[arin-discuss] IPv6 as justification for IPv4?

Lee Howard spiffnolee at yahoo.com
Tue Apr 16 15:00:26 EDT 2013

> From: Jesse D. Geddis <jesse at la-broadband.com>
>To: Mike A. Salim <msalim at localweb.com> 
>Cc: "arin-discuss at arin.net" <arin-discuss at arin.net> 
>Sent: Tuesday, April 16, 2013 12:58 PM
>Subject: Re: [arin-discuss] IPv6 as justification for IPv4?
>The vast majority of the people on this list subsidise those 73 orgs in x-large by encouraging policies and fees put yourself on weaker footing. Maybe some of you don't understand the sheer scale you are kneecapping yourselves at. 
Or maybe they do understand, and simply disagree with you.  

AT&T has Well over 32 million friggin IPs. Does anyone on this list honestly believe att has done a stellar job on IPv6?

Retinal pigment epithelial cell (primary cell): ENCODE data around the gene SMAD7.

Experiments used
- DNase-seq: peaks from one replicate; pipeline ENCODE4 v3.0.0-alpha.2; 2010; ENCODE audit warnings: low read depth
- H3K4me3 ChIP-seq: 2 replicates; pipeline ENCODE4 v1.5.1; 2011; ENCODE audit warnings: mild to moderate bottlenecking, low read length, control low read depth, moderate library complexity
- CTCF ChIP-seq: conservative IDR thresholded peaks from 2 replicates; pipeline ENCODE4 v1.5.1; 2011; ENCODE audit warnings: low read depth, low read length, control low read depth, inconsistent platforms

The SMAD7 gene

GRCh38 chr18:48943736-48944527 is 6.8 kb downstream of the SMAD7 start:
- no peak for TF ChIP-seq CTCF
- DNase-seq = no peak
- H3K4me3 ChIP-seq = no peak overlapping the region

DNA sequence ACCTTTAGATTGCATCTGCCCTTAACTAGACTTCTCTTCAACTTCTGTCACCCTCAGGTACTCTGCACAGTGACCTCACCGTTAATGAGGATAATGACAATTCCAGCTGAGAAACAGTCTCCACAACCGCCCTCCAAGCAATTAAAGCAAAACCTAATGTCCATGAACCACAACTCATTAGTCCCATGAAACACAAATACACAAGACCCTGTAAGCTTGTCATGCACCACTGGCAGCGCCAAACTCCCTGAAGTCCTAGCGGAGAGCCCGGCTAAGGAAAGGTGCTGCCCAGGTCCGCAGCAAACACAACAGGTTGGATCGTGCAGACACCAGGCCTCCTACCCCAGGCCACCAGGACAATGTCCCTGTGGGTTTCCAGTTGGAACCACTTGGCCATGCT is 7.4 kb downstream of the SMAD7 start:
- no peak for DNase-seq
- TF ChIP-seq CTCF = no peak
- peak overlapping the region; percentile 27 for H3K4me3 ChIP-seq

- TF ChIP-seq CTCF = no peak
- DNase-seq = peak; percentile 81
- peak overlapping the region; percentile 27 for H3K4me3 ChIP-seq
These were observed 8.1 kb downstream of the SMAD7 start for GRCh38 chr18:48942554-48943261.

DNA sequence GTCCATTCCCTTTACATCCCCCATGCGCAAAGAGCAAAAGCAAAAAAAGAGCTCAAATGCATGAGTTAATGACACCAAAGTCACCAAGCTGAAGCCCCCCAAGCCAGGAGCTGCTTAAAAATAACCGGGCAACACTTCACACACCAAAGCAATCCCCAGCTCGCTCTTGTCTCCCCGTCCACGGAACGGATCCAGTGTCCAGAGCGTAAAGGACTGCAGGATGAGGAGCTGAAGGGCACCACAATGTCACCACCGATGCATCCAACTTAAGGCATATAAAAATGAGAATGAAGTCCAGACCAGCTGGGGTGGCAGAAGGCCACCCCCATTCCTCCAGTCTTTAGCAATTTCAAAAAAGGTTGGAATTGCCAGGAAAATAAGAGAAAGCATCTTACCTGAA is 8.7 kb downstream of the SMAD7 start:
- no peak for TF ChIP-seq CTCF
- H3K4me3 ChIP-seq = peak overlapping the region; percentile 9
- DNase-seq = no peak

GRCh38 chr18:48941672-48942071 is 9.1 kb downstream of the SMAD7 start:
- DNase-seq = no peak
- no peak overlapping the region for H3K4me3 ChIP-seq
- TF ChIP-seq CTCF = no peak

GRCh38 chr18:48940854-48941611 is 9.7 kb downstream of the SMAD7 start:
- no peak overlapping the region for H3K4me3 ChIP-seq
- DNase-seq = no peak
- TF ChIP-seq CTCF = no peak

Yes, absolutely stellar.  According to http://www.worldipv6launch.org/measurements/ they have 8.26% of users reaching IPv6-enabled web sites over IPv6.  They have more IPv6 users than anyone else in the world.  I seem to recall that they have 34 million Internet customers, so they have at least 2.8 million IPv6 customers.  In practice, it may be more like 25-30% of their users have IPv6, but it isn't being used because of Apple's Happy Eyeballs implementation, possibly in combination with 6rd, or content providers' slow IPv6 networks.

If you meet someone from AT&T, you should shake their hand and congratulate them on their IPv6 rollout, and thank them for leading the way.

>Or with IPv4 for that matter? They are paying _at_most_ $0.0005 an IP address while someone in small is paying $0.61 an IP. Are you friggin joking me?
I see that you are getting upset.  That will not make your argument more convincing.
It sounds as if you are convinced that per-address pricing is the only fair way to set fees.  That does not seem to be the consensus.

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